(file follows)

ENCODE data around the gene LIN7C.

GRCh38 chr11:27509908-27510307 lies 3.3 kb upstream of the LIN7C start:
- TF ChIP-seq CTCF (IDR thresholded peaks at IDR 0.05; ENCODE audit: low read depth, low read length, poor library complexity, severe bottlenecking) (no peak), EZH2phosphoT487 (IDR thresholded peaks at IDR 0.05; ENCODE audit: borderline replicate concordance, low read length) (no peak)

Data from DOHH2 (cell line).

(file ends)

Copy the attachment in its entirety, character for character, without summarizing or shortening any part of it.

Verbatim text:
ENCODE data around the gene LIN7C.

GRCh38 chr11:27509908-27510307 lies 3.3 kb upstream of the LIN7C start:
- TF ChIP-seq CTCF (IDR thresholded peaks at IDR 0.05; ENCODE audit: low read depth, low read length, poor library complexity, severe bottlenecking) (no peak), EZH2phosphoT487 (IDR thresholded peaks at IDR 0.05; ENCODE audit: borderline replicate concordance, low read length) (no peak)

Data from DOHH2 (cell line).